by Mahmoud Fouly, Abdel-Maguid Kamal
CAIRO, Oct. 13 (Xinhua) -- As Egypt is going through a strict economic reform program which was started in late 2016 to contain a budget deficit and economic slowdown, the recent skyrocketing oil prices add further burdens on the country's state budget for the ongoing 2018/2019 fiscal year.
Egypt's fiscal year starts in early July and ends in late June.
"The oil price per barrel rose to range between 80 and 85 U.S. dollars after we used to buy it at about 40 dollars seven or eight months ago," Egyptian President Abdel-Fattah al-Sisi told a military seminar on Thursday, noting that it affects the country's budget that struggles to provide fuel for local consumption and operation of power stations.
The price of Brent crude oil recorded 80.43 dollars per barrel as of Saturday.
Egypt has recently announced self-sufficiency of liquefied gas and decided to stop importing it from abroad thanks to the increasing production of its giant Zohr gas field, which was discovered in 2015.
Still, the rising prices of oil that Egypt imports perplex the current budget whose preparation was based on old prices.
"The state budget was prepared according to prices ranging between 65 and 67 dollars per barrel, so when the price exceeds 80 dollars, it imposes vast burdens on the budget," said Walid Gaballah, expert in economic and financial legislation.
"It will increase the country's spending and require new finance resources to maintain or reduce the budget deficit that stood at 9.8 percent of GDP in the 2017/2018 FY," the expert told Xinhua, noting that the government is unlikely to impose further taxes to make up for the deficit as "the market cannot take any more taxes."
However, Gaballah expects Egypt's self-sufficiency of gas, which saves the country about 2 billion dollars, to help finance the deficit caused by the rise of oil prices.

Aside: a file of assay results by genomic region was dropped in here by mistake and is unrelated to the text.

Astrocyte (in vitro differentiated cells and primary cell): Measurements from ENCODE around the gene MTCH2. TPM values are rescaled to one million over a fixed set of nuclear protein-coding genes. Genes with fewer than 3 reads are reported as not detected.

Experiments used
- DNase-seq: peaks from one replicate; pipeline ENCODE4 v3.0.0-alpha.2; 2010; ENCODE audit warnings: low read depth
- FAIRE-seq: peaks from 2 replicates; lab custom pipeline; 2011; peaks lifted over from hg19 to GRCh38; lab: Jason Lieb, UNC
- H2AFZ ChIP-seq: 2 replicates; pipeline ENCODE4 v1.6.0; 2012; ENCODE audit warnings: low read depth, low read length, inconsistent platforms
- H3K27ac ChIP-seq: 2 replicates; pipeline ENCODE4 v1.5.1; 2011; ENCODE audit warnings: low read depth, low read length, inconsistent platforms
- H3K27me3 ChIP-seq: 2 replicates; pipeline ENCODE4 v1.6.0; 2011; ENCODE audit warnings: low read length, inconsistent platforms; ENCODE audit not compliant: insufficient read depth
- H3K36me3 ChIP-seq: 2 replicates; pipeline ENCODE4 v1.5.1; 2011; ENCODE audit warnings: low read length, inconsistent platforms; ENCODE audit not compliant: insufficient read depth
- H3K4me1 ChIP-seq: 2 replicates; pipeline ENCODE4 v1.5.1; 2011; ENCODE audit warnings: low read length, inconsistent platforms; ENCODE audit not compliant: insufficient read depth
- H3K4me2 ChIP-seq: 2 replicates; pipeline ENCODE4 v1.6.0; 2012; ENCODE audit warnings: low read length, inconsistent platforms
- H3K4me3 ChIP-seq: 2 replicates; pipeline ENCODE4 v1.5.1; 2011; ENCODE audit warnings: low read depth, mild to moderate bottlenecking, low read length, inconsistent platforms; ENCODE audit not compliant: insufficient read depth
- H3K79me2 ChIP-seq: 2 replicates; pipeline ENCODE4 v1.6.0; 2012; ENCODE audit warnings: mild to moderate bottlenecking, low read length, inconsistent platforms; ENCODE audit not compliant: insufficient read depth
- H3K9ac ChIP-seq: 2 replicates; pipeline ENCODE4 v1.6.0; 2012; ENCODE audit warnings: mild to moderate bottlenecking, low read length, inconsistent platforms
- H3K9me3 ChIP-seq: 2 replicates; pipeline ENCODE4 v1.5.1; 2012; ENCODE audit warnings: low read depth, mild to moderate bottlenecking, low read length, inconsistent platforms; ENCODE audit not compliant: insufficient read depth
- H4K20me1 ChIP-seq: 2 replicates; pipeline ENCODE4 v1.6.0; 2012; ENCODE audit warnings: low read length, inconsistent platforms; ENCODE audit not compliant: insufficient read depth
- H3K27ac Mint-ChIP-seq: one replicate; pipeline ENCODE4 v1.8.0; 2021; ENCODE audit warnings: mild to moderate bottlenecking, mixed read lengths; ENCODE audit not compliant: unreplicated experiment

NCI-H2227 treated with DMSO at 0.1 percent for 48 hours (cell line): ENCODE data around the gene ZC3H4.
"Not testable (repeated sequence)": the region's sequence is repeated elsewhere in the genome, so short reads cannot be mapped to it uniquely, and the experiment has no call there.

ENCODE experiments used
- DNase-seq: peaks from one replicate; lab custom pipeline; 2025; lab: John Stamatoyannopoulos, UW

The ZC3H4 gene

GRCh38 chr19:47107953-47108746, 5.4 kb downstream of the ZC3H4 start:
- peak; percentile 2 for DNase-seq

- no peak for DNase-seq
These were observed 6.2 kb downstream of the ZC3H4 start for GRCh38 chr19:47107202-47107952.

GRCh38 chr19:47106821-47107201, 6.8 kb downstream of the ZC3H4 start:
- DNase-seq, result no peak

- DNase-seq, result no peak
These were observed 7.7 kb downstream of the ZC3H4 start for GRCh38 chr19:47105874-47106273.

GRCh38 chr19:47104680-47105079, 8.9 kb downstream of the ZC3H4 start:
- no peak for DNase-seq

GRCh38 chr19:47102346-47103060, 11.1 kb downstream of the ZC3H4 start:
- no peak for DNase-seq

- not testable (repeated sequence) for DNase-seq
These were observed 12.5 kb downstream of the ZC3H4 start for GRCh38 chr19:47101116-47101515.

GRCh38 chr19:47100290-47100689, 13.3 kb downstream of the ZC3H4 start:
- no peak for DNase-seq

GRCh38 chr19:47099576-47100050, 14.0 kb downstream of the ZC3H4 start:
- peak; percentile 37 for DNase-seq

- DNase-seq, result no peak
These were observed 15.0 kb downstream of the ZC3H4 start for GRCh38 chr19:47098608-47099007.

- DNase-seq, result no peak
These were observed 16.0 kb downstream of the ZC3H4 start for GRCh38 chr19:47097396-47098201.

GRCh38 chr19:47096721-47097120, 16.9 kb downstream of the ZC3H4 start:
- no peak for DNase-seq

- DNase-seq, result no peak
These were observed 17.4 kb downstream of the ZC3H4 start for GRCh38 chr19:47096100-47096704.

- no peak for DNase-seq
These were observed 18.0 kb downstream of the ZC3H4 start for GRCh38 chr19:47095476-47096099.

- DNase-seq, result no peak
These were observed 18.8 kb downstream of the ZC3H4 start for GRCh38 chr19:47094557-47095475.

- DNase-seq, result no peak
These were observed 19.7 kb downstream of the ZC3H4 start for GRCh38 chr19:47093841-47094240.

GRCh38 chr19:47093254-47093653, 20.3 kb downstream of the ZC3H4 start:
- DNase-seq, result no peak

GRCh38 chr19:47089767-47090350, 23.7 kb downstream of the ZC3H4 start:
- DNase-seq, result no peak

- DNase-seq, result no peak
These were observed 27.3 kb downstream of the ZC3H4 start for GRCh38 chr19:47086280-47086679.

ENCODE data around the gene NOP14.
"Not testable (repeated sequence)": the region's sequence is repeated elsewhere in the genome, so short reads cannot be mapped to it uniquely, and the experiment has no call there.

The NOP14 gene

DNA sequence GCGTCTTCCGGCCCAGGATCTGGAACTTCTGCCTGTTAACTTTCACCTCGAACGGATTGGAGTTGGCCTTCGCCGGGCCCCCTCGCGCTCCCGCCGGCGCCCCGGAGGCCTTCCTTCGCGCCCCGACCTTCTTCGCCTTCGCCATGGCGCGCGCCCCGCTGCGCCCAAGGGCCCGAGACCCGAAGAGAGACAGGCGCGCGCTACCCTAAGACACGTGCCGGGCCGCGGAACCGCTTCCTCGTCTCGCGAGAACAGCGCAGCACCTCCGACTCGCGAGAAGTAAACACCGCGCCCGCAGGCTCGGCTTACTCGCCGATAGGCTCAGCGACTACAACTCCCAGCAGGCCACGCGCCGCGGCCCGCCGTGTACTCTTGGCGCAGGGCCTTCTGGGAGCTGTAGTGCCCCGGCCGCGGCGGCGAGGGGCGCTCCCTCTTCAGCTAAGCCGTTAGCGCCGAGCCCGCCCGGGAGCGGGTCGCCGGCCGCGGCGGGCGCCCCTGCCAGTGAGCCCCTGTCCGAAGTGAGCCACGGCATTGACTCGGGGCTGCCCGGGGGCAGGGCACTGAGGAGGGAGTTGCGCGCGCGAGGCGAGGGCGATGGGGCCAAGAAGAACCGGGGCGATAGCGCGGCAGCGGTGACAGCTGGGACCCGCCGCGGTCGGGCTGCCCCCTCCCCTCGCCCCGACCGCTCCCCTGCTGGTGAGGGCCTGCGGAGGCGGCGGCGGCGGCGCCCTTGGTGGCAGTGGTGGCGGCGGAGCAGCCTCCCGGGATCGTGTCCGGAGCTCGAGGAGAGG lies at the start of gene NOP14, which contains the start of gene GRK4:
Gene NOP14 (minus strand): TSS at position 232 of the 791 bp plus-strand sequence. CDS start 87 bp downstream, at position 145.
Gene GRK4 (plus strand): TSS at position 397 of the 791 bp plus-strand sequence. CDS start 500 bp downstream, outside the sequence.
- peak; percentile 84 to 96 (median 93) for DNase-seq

Egypt's austerity-based reform program, including subsidy cuts and tax hikes, is supported by a 12-billion-dollar loan from the International Monetary Fund, two thirds of which have already been delivered.
In mid-June, Egypt increased fuel prices by up to 66.6 percent to meet the IMF deal terms and continue the implementation of the country's reform, while the government plans to completely remove subsidies on all oil products, excluding butane gas, by the end of June 2019.
"As long as we're handcuffed by subsidies in everything in Egypt, the country will not be able to achieve its desired goals," President Sisi said on Thursday.
Fuel subsidies alone, without energy, cost Egypt 110.15 billion Egyptian pounds (about 6.14 billion dollars) in the 2017/2018 budget and they have been reduced to 89.1 billion pounds (about 5 billion dollars) in the 2018/2019 budget based on previous oil prices, according to the country's Finance Minister Mohamed Maait.
Salah Hafez, oil expert and former deputy chief of Egypt's General Petroleum Authority, said that the 13-dollar difference per barrel between old and new prices is a trouble that will further the state budget deficit.
He attributed the oil price hikes to "political reasons" that affect the supply and demand worldwide, such as the U.S. sanctions imposed on Iran, which is a member of the Organization of Petroleum Exporting Countries (OPEC).
"Iran as an OPEC member produces 4 million barrels per day; it uses 1 million barrels and exports the other 3 million. So, when Iran stops production, fuel and energy prices undoubtedly rise and affect several economies around the world including Egypt's," Hafez told Xinhua.
He added that conflicts in some OPEC members like Iraq and Libya also influence the supply and demand as well as the oil prices.
Egypt has an ambitious plan to reduce budget deficit in the the 2018/2019 FY to 8.4 percent of GDP compared with 9.8 percent in the previous year, yet the unexpected surge of oil prices has risen as a major challenge for the government's plans.